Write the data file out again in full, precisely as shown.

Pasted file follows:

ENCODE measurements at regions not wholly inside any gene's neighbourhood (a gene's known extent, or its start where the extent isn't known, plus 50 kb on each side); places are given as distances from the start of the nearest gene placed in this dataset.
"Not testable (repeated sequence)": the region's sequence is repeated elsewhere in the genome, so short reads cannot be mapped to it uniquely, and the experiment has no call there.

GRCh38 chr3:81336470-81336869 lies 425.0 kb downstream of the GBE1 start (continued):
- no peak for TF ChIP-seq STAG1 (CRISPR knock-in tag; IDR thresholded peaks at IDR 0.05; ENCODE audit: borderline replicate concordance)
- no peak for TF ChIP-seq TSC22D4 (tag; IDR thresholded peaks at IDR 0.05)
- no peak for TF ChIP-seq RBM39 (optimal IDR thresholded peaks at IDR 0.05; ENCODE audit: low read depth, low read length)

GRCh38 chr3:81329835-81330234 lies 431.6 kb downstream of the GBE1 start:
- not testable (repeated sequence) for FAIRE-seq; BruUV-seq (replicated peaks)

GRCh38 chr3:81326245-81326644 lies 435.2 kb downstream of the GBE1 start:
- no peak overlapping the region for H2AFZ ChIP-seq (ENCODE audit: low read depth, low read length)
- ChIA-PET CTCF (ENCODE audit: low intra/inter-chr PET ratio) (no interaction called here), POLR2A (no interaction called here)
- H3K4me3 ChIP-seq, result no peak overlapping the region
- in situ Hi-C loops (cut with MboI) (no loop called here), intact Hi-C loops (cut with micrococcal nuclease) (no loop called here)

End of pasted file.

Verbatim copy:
ENCODE measurements at regions not wholly inside any gene's neighbourhood (a gene's known extent, or its start where the extent isn't known, plus 50 kb on each side); places are given as distances from the start of the nearest gene placed in this dataset.
"Not testable (repeated sequence)": the region's sequence is repeated elsewhere in the genome, so short reads cannot be mapped to it uniquely, and the experiment has no call there.

GRCh38 chr3:81336470-81336869 lies 425.0 kb downstream of the GBE1 start (continued):
- no peak for TF ChIP-seq STAG1 (CRISPR knock-in tag; IDR thresholded peaks at IDR 0.05; ENCODE audit: borderline replicate concordance)
- no peak for TF ChIP-seq TSC22D4 (tag; IDR thresholded peaks at IDR 0.05)
- no peak for TF ChIP-seq RBM39 (optimal IDR thresholded peaks at IDR 0.05; ENCODE audit: low read depth, low read length)

GRCh38 chr3:81329835-81330234 lies 431.6 kb downstream of the GBE1 start:
- not testable (repeated sequence) for FAIRE-seq; BruUV-seq (replicated peaks)

GRCh38 chr3:81326245-81326644 lies 435.2 kb downstream of the GBE1 start:
- no peak overlapping the region for H2AFZ ChIP-seq (ENCODE audit: low read depth, low read length)
- ChIA-PET CTCF (ENCODE audit: low intra/inter-chr PET ratio) (no interaction called here), POLR2A (no interaction called here)
- H3K4me3 ChIP-seq, result no peak overlapping the region
- in situ Hi-C loops (cut with MboI) (no loop called here), intact Hi-C loops (cut with micrococcal nuclease) (no loop called here)